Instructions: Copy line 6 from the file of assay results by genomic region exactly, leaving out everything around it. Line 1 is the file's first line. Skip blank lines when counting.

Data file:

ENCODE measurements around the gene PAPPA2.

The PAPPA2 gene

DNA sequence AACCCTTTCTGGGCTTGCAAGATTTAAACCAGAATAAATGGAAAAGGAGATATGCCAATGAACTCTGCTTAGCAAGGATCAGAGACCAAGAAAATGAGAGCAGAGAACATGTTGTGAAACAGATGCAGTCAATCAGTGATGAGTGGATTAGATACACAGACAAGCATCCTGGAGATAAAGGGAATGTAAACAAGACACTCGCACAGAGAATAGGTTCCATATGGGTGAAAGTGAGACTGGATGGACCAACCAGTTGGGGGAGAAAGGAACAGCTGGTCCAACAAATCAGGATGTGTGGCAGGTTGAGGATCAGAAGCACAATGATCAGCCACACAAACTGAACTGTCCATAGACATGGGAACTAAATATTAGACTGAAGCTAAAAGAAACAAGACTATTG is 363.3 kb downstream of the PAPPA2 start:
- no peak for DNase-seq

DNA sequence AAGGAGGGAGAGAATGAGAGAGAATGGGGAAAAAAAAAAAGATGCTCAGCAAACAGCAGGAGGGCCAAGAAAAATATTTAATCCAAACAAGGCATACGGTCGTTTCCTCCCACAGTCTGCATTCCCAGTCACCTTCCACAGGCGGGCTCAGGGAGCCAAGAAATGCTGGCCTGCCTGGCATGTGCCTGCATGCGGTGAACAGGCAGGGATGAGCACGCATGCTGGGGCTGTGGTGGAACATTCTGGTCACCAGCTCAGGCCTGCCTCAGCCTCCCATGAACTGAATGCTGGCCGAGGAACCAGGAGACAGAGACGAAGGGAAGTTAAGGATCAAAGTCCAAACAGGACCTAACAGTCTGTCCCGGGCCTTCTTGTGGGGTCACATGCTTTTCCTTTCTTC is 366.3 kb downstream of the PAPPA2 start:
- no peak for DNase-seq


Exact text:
- no peak for DNase-seq